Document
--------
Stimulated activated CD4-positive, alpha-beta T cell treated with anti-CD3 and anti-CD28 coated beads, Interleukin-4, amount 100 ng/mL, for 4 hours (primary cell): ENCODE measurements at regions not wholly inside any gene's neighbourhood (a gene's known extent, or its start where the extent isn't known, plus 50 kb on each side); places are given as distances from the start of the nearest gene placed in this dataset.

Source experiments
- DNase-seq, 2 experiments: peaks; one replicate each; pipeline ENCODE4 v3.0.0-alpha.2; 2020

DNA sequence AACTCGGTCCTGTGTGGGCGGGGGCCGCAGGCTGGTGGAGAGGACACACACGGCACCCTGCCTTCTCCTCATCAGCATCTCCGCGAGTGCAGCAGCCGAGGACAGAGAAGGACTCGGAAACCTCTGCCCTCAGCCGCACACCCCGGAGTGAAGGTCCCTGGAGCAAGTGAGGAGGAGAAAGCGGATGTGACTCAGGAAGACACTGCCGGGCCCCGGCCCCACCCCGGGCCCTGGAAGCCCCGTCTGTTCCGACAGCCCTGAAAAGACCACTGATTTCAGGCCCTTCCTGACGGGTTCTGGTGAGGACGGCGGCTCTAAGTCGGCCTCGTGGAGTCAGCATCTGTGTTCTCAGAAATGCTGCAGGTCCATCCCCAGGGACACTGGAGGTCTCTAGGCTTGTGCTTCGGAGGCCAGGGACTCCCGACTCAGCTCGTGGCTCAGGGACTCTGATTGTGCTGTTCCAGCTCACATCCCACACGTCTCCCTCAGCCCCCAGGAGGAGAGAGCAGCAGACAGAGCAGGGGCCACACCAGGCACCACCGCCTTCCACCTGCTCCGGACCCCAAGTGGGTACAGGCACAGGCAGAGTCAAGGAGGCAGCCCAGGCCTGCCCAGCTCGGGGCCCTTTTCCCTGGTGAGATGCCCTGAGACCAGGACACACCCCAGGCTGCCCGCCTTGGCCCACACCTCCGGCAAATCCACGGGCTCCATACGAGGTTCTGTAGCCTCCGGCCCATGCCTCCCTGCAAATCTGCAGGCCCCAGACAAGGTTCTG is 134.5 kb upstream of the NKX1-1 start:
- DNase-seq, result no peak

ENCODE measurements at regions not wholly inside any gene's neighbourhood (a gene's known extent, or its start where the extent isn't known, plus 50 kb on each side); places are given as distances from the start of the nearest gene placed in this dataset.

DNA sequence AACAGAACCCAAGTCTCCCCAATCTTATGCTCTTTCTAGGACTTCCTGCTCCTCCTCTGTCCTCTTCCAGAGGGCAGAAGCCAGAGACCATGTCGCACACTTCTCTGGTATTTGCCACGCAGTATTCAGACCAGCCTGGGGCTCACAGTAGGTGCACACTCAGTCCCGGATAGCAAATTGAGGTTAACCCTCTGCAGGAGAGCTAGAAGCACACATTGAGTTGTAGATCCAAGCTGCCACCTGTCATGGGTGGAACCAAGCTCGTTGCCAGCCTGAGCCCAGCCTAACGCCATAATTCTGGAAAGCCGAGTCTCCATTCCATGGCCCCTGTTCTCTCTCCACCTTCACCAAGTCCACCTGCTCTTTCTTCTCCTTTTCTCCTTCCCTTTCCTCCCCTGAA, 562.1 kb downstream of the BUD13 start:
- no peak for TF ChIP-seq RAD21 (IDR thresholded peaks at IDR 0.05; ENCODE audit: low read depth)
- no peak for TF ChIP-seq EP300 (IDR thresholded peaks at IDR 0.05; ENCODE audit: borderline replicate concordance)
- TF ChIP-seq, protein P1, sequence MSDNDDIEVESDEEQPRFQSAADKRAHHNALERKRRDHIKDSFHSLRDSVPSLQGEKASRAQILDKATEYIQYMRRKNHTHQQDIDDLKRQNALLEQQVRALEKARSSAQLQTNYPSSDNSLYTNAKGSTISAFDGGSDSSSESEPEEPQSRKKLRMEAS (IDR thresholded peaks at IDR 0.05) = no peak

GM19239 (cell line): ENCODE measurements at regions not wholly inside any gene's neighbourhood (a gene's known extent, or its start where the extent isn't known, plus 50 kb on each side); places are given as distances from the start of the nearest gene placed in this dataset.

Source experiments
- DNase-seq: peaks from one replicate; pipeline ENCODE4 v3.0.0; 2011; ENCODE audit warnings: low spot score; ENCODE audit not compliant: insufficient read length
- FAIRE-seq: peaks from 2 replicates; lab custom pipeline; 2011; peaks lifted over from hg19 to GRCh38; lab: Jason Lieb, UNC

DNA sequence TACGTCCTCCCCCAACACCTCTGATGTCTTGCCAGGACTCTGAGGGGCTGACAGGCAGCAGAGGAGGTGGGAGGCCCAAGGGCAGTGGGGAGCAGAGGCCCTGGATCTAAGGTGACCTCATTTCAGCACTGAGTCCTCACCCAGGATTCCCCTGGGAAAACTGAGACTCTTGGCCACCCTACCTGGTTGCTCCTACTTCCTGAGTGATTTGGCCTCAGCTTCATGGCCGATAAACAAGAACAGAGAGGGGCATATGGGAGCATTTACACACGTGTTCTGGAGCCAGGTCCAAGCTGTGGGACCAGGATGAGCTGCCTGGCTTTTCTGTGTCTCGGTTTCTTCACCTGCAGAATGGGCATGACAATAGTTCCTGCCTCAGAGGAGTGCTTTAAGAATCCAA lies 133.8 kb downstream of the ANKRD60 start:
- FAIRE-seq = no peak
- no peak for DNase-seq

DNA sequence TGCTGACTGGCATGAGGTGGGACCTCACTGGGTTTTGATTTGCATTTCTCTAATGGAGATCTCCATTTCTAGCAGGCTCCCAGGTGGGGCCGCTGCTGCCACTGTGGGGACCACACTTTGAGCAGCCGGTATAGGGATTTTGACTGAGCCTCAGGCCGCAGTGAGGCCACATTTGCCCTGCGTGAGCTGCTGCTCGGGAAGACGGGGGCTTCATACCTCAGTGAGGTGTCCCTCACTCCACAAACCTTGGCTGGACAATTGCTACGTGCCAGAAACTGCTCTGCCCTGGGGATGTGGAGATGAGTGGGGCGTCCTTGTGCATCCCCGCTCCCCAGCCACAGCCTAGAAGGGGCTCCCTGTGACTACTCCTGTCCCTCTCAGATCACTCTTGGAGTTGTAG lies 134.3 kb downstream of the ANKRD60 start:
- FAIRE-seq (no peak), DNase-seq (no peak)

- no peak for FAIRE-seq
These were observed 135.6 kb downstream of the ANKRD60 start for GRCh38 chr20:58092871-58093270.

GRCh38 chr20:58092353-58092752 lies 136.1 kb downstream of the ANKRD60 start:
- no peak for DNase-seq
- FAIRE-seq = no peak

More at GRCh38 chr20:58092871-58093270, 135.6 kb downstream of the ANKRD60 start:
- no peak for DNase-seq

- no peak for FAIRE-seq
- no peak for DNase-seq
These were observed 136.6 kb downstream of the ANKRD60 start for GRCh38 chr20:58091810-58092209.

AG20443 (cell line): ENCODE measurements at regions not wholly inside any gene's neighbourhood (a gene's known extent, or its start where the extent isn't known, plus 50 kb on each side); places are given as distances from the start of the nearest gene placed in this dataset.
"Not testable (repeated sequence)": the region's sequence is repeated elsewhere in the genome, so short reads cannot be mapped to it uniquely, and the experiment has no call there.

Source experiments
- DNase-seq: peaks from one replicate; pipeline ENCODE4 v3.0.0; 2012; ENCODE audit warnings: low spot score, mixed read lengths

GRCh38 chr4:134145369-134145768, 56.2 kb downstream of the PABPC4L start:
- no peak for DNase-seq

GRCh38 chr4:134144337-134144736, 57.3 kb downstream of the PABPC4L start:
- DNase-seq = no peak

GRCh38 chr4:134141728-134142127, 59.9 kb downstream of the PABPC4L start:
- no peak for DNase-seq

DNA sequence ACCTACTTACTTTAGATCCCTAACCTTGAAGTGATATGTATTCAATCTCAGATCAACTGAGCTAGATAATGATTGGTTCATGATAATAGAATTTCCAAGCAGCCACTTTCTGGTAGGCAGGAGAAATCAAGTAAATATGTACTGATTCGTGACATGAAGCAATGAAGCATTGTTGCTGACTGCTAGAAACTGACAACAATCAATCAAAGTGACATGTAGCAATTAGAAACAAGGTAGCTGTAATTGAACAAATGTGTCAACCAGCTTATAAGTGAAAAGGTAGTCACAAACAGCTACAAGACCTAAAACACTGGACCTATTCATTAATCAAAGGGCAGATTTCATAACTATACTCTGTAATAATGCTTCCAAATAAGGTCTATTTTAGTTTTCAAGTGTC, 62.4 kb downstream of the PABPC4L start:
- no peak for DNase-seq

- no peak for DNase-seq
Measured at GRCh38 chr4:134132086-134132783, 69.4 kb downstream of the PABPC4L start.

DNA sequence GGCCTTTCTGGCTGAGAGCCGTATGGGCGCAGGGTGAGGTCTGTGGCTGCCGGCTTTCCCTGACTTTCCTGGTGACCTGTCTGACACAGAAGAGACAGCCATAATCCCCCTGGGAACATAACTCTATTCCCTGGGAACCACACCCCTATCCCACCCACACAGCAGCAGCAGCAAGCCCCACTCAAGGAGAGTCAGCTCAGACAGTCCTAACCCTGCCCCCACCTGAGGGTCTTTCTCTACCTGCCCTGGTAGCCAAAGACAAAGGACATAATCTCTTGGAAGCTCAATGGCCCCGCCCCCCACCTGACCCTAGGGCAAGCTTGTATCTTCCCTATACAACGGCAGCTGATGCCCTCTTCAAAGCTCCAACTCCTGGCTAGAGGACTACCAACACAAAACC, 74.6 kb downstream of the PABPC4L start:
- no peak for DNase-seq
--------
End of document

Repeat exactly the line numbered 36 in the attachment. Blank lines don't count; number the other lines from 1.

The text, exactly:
GRCh38 chr4:134144337-134144736, 57.3 kb downstream of the PABPC4L start: